A 12-year-old French-Canadian girl learns to feel differently about her family’s economic status.
Aline Sauriol is ashamed that she can’t bring in pennies when the nuns at school are collecting for the poor. She’s ashamed of the house she lives in, in one of the poorer areas of Ottawa, and is embarrassed that, in 1942, her father takes her to school in a horse-drawn conveyance instead of a motorcar. When her family rents out their upstairs to a family from London, she resents their wealth, their ease with English, their Protestantism. She’s nasty to the one girl at school who seems worse off than herself, and she steals money from her mother and spends it on candy. Eventually Aline learns that others are not always as well off as they seem, and she comes to appreciate her family’s love and security. Unfortunately, there is a mismatch between Aline and her audience. Her understanding of the world, her emotional responses, and her ultimate growth all seem to belong to a much younger girl, as if she were 8 instead of 12. As it is, she’s barely likable. The wartime setting never feels important to the story or especially realistic. The story adheres to a white default, without mention of First Nations people or other racial minorities, although the portrayal of a French-Canadian family is a rare event in itself.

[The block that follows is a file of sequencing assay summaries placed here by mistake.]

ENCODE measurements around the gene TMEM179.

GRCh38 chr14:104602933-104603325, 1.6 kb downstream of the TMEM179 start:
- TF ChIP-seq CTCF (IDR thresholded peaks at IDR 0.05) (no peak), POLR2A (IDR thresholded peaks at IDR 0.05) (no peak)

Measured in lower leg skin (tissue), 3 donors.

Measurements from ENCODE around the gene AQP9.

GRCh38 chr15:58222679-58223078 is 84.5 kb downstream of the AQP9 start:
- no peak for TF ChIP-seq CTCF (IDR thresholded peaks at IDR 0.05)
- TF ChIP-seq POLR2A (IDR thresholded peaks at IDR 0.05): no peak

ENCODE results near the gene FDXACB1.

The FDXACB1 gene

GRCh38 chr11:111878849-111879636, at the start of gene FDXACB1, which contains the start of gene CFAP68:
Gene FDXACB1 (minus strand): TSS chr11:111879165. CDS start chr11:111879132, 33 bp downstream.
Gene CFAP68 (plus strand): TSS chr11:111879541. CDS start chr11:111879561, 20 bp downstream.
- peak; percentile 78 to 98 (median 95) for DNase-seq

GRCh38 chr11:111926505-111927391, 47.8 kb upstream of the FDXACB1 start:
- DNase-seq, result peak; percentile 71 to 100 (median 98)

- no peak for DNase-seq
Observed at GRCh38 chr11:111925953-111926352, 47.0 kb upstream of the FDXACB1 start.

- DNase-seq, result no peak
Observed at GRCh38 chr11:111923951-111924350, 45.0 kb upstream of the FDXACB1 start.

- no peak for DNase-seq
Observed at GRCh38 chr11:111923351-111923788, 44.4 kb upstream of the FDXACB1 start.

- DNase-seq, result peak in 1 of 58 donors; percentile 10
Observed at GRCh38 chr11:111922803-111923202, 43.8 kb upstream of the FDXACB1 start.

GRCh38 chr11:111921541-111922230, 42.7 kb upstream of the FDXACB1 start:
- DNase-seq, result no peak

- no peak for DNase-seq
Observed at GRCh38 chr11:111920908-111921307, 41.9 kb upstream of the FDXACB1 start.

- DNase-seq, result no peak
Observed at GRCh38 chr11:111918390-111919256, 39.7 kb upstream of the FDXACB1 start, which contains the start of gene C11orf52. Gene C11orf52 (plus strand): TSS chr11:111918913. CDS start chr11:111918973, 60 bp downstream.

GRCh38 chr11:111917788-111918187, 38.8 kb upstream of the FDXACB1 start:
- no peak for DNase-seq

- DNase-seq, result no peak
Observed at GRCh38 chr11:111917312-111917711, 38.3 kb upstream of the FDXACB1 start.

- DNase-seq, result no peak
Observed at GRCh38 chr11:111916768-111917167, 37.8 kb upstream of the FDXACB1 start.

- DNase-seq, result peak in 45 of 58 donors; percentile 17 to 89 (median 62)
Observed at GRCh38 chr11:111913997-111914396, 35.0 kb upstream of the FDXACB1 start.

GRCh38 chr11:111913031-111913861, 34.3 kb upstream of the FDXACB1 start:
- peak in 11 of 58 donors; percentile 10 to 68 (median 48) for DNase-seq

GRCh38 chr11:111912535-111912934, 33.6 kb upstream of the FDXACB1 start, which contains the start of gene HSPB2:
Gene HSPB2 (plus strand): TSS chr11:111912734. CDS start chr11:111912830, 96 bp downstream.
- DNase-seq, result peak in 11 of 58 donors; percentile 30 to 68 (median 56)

Smoothly written but with a one-note protagonist and not much action. (Historical fiction. 8-12)